2 Homeschooling Documentaries Looking to Make a Difference in 2012

by ChristinaPilkington on December 17, 2011 · 3 comments

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I don’t know about you, but I love watching documentaries. I wasn’t always that way. Growing up it was all about dramas and TV shows.  

But as I became an older teen and then went to film school, I discovered how wonderful documentaries can be. I began to watch all types of documentaries – on science, history, art, philosophy, culture and travel. (On a side note, if you love travel, check out the film, A Map For Saturday: One Year Around the World – so great!)

I began to see that a good documentary is really like watching an excellent dramatic film – it tells a compelling and engaging story.  The best of them draw you into a world different from your own and sometimes make you uncomfortable by opening you up to new perspectives and ways of thinking (a good one for this is Life in a Day, which you can find on Netflix).

They have the power to change the world because they give a glimpse into a real person’s experience. They can present a message in a way that reporting, blogging, and other media forms cannot.

So, I’m pretty excited to learn about two new documentaries being produced now about homeschooling and unschooling that, I believe, have the power to make a statement about how children learn best and the way we need to work towards living respectfully and in cooperation with our children.  Both films should come out in the next year, although with financing there could always be delays.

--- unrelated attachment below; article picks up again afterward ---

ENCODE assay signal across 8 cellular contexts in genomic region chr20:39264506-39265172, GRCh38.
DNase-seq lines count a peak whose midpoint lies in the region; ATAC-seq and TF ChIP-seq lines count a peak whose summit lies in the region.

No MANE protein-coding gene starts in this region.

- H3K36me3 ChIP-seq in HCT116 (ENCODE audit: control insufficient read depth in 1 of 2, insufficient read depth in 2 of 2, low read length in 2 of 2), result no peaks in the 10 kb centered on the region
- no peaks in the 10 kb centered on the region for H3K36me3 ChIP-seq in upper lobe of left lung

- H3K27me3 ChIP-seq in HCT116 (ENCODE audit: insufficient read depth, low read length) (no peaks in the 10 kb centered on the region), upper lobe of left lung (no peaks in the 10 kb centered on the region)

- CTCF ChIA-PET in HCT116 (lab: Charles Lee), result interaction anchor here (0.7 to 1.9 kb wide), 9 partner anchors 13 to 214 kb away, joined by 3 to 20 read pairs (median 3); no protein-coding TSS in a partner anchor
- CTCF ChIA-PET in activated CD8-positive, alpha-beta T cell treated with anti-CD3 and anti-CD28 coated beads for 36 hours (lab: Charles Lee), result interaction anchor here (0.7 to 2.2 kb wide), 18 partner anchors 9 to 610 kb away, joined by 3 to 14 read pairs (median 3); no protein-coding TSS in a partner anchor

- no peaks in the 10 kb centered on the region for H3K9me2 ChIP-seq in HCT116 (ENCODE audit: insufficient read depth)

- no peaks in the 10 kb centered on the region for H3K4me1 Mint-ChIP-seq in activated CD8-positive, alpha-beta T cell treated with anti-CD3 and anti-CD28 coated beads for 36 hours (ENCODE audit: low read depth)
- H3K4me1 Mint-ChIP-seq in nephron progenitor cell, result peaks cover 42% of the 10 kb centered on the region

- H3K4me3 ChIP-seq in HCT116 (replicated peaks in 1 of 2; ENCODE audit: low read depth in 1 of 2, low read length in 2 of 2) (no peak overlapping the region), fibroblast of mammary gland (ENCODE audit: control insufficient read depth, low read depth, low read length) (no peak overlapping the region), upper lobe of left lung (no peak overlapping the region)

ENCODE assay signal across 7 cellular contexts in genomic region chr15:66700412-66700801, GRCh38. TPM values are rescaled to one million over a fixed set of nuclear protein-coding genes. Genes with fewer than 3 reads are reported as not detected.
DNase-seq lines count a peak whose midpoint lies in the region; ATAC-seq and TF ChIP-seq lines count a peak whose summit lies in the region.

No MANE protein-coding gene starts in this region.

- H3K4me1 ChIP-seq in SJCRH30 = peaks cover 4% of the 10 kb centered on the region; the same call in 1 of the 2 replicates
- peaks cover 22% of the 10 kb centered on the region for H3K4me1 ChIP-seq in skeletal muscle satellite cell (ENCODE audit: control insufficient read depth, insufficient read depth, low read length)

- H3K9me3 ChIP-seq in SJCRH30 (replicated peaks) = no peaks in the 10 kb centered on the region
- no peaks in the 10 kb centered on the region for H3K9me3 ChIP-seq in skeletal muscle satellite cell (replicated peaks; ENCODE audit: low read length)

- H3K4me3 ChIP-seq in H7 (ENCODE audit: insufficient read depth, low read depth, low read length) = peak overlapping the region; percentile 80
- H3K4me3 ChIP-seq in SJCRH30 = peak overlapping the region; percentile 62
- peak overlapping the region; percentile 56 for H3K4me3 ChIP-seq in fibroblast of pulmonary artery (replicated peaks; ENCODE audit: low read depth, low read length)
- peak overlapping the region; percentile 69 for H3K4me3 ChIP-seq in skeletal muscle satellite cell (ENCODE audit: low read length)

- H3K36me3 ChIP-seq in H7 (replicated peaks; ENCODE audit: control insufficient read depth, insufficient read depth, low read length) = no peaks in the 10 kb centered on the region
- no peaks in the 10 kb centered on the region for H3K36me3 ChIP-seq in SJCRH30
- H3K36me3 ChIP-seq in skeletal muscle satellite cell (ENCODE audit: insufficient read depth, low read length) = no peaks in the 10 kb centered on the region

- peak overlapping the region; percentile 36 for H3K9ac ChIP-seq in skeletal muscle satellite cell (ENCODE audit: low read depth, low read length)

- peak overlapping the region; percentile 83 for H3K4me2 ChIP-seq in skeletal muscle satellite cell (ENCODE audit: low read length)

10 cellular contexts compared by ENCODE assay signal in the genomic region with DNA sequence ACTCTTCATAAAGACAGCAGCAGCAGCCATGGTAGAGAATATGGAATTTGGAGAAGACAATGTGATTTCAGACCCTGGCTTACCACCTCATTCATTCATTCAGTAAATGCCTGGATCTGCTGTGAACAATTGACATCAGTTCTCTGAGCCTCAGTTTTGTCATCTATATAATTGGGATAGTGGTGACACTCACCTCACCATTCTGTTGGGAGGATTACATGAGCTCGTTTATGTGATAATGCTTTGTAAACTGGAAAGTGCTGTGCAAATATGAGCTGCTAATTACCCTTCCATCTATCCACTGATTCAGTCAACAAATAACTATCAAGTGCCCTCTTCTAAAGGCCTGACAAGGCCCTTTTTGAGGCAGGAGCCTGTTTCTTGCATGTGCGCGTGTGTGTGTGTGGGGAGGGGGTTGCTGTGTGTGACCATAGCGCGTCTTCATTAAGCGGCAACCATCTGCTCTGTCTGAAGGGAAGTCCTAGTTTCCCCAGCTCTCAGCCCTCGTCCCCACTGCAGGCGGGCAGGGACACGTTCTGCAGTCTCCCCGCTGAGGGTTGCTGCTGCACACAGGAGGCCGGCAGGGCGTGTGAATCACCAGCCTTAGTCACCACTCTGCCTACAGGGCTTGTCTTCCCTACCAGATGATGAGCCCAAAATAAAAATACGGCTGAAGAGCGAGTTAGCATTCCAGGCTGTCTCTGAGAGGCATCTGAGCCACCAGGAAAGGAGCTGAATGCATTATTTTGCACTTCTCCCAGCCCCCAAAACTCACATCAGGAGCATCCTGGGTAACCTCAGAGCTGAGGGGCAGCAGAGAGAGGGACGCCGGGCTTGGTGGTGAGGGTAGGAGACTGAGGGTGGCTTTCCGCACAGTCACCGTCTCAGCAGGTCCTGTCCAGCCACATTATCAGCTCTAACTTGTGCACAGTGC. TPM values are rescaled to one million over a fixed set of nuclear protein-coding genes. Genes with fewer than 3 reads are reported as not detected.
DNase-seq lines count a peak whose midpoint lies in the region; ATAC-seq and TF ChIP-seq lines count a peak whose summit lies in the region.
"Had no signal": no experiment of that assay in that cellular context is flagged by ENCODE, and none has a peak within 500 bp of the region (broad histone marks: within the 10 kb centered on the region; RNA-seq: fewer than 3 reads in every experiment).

So, here are summaries (quoted from their respective sites) of 2 homeschooling documentaries looking to make a difference in 2011.


Class Dismissed

Class Dismissed will focus on the topic of education, specifically the validity of homeschooling as an alternative to the industrial school model. Framed within the historical context of traditional schooling, and particularly at a time when education across the nation is in a state of crisis, the film will examine the numerous approaches to home learning, exploring both its history and recent growth.  There are many choices when it comes to teaching our children, and Class Dismissed will ask some big questions:

• What is education?

• Is it possible to get a great education without attending school?

• What happens to children who never go to traditional school?

• Can homeschooling really provide a nurturing and educationally rich ground for children to grow and blossom?

•Can schools be reformed and if so what might that look like?

Class Dismissed will challenge its viewers to take a fresh look at what it means to be educated, and offer up a radical new way of thinking about the process of education.

* You can help with the project by donating time, money, or by spreading word about the project.


Beyond the Classroom

In our experience, homeschooling is a resource about which few are well informed, and we aim to provide accurate information from those who have real-life experience with it, including families that are currently homeschooling, graduates from homeschooling, families that have made a variety of educational choices for their children, and educators with varying opinions on homeschooling and experience with homeschooling families.

We want to dispel the common myths about homeschooling, demonstrate benefits of homeschooling that families might not have considered, and most of all, provide more information about an educational option for parents seeking to make an informative decision about their children’s education.

* You can also check out this site and donate to the film as well.


I’ve included three other documentaries about homeschooling that have already been out for awhile now.